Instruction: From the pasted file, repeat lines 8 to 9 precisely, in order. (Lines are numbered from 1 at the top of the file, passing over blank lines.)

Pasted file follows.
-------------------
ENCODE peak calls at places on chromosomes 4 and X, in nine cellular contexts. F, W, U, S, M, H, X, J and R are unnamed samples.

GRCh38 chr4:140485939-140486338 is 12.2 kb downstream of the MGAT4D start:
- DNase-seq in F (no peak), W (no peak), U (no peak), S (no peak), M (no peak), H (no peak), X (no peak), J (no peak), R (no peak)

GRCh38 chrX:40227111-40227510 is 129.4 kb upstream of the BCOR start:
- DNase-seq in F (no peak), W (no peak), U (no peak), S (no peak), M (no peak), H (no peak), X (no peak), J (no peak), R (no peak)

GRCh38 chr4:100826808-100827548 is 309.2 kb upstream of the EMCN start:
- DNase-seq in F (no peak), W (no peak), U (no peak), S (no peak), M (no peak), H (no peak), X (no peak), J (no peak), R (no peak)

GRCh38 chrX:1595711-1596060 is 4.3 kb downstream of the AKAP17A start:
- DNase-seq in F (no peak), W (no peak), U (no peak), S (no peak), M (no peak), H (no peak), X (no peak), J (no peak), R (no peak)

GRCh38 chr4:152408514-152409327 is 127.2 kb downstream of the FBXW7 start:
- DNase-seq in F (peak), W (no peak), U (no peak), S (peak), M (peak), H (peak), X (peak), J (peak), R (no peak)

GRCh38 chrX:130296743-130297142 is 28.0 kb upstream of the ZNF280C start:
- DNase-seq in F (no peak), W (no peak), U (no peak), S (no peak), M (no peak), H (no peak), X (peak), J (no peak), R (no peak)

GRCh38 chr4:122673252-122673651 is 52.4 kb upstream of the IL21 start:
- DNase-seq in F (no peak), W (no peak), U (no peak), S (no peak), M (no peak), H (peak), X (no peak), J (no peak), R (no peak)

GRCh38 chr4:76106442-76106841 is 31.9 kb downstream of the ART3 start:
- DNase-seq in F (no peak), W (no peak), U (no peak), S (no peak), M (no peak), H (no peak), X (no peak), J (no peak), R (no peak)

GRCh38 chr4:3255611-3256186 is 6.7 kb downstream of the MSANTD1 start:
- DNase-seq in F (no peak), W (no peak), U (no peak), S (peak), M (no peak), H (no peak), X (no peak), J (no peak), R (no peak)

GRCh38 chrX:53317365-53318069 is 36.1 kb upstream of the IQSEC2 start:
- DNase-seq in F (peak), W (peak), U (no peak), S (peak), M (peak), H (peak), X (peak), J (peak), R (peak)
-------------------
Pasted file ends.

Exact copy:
GRCh38 chrX:1595711-1596060 is 4.3 kb downstream of the AKAP17A start:
- DNase-seq in F (no peak), W (no peak), U (no peak), S (no peak), M (no peak), H (no peak), X (no peak), J (no peak), R (no peak)